Plans to build skyscrapers in the suburbs were dealt a blow as English Heritage attacked proposals for a 40-storey tower in west London.
The Government’s advisory body believes the centre of Ealing is the “wrong location” for the 469ft block of flats, nicknamed the Penny Whistle.
Rowan Moore, director of the Architecture Foundation, said: “Once again London’s vague planning system is giving rise to a pointless and expensive debate. Is it okay to build towers in suburbs? Yes. But how big is too big? It is up to the Mayor to give a lead, which he has failed to do.”
Ealing council expects to decide on the application next month.
Ealing urged to reject Penny Whistle tower | Evening Standard.
The Sydney Design Guide has just been launched which gives a great insight to all the things a local person would show you. It encompasses architecture, built environment, objects, industrial design, fashion, art, visual culture, eat/sleep/drink
and a section on Design Resources. A great book for any design professional heading to Sydney.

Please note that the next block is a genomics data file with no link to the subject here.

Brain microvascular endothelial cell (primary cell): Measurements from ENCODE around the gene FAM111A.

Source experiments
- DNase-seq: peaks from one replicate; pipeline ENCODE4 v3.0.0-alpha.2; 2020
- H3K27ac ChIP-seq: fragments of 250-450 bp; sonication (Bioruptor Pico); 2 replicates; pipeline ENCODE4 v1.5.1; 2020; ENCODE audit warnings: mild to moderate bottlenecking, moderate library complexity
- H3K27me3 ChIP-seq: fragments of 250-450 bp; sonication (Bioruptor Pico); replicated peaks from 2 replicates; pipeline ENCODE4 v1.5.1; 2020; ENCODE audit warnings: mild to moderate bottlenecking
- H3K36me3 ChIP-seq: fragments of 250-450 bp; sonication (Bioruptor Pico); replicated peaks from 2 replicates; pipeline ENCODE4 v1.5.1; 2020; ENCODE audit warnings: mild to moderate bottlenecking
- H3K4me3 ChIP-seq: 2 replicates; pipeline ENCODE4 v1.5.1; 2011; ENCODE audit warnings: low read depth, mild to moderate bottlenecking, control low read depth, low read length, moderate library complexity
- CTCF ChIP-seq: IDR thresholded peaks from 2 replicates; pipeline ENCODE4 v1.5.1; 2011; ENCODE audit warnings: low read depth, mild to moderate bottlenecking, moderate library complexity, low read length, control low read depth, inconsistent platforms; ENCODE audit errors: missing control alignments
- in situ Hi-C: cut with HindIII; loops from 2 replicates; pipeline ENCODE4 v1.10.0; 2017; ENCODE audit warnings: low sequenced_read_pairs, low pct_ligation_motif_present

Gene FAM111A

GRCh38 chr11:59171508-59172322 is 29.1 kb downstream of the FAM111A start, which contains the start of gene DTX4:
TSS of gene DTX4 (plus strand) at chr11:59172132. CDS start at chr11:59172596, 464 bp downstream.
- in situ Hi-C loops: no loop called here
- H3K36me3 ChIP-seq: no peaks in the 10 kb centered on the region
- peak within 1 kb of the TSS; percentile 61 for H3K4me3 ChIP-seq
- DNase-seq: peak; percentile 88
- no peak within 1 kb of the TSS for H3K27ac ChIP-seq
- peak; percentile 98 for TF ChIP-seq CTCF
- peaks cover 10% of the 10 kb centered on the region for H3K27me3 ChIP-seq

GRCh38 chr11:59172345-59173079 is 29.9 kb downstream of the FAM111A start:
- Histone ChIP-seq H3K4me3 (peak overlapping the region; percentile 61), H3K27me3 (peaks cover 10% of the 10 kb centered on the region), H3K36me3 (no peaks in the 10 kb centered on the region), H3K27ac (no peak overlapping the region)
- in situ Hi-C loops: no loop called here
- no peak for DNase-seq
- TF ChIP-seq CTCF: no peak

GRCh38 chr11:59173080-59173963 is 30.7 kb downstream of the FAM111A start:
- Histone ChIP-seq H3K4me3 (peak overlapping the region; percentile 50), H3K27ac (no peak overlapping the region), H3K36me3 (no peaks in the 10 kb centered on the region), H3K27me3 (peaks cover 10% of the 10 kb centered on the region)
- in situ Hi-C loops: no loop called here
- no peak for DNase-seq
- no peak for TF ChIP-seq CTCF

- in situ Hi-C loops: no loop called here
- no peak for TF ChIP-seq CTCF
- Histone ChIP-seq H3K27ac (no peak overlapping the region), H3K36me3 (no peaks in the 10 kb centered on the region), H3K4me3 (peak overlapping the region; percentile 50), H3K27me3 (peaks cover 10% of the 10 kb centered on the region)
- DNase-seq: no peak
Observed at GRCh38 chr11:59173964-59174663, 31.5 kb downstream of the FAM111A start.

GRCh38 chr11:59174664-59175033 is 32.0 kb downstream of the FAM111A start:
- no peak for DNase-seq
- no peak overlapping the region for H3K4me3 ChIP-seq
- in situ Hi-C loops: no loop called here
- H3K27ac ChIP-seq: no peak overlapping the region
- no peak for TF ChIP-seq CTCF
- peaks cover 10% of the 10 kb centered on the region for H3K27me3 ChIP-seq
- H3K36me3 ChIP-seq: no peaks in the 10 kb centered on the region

MacWorld review a program loved by many landscape architects for its intuitive design layout and ability for the trained to produce great designs with ease.
MacWorld goes through all the new changes to Vectorworks 2008 such as Heads-up display, Workgroup Management, Import Export with ACAD 2008, Streamlining of Viewports. The review also looks at Landmark with its improved plant palette and image geo-referencing with shp files.
Read more at MacWorld
In Hawaii a law has recently been introduced that requires complaints against engineers, surveyors and landscape architects registered in Hawaii to be filed first with the state’s Design Claim Conciliation Panel. The introduction of this law will reduce the number of frivolous and fraudulent lawsuits against professionals.
The state of Hawaii has taken a great step towards reduce the burden on the judicial system. Many countries and states have realised that Arbitration and Concilliation is a far better alternative for complainants and professionals to settle disputes. This method of dispute resolution reduces costs and time spent for both parties to settle disputes.
I foresee that this approach of dispute resolution will become popular with states and other countries as they realize that courts are often bogged down with claims that could have been easily solved with a mediator. Changes like this also allow professionals to concentrate on practicing their profession and less on defending themselves in court which is often costly and unnecessary.
Read more from the press release issued by Hawaii Department of Commerce and Consumer Affairs